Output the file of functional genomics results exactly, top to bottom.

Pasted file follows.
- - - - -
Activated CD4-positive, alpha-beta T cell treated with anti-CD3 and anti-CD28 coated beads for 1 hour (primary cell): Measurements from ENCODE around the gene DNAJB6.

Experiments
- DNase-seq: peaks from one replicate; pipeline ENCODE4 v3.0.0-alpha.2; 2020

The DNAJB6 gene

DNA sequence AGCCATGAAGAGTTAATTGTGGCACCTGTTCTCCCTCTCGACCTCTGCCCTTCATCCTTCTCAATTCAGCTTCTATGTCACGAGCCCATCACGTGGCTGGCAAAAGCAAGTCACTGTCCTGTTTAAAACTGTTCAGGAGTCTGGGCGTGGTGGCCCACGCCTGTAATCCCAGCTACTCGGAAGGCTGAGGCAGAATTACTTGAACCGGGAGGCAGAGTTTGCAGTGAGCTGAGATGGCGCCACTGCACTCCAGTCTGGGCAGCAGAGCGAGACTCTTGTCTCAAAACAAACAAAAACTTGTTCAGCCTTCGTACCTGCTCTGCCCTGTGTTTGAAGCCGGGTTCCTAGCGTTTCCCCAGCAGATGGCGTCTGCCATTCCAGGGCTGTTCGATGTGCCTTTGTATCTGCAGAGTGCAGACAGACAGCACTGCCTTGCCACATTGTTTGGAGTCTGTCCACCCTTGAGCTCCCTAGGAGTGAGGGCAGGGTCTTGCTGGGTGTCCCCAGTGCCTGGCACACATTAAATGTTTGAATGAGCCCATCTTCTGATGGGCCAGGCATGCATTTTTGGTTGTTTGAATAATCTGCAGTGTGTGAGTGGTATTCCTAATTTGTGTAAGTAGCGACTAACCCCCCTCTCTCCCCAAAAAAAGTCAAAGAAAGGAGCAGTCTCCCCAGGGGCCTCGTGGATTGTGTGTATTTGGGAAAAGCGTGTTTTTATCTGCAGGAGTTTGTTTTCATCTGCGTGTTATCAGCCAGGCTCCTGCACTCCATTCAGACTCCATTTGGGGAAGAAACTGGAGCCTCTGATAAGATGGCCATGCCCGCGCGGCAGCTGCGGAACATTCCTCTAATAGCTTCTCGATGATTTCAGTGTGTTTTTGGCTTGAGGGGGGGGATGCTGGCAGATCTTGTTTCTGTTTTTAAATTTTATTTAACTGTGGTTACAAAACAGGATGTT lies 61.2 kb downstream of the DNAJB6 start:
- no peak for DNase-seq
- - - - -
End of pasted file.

Activated CD4-positive, alpha-beta T cell treated with anti-CD3 and anti-CD28 coated beads for 1 hour (primary cell): Measurements from ENCODE around the gene DNAJB6.

Experiments
- DNase-seq: peaks from one replicate; pipeline ENCODE4 v3.0.0-alpha.2; 2020

The DNAJB6 gene

DNA sequence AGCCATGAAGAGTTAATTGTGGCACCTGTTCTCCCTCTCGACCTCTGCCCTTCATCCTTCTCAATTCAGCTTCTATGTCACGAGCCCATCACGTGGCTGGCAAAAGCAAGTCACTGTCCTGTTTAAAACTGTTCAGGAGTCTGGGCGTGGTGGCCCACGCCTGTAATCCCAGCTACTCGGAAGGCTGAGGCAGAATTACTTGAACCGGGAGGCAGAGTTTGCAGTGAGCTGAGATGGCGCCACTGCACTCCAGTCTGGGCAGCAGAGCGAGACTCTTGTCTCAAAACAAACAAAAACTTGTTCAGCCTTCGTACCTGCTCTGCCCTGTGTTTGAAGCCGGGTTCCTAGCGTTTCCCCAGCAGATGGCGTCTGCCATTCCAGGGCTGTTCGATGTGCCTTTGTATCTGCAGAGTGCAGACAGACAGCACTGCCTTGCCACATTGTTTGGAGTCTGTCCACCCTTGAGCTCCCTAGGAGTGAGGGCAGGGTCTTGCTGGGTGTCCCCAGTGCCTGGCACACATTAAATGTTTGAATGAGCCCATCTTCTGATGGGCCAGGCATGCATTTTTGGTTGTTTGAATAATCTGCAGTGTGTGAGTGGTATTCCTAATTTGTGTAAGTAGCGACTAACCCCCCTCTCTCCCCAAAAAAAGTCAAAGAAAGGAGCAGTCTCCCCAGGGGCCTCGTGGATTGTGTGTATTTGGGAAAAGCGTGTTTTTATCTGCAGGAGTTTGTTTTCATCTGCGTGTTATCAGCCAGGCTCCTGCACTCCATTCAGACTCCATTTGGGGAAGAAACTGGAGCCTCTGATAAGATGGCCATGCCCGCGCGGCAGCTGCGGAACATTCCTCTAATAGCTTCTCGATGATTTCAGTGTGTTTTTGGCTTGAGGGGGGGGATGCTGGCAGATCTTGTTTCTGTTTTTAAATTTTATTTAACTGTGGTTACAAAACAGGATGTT lies 61.2 kb downstream of the DNAJB6 start:
- no peak for DNase-seq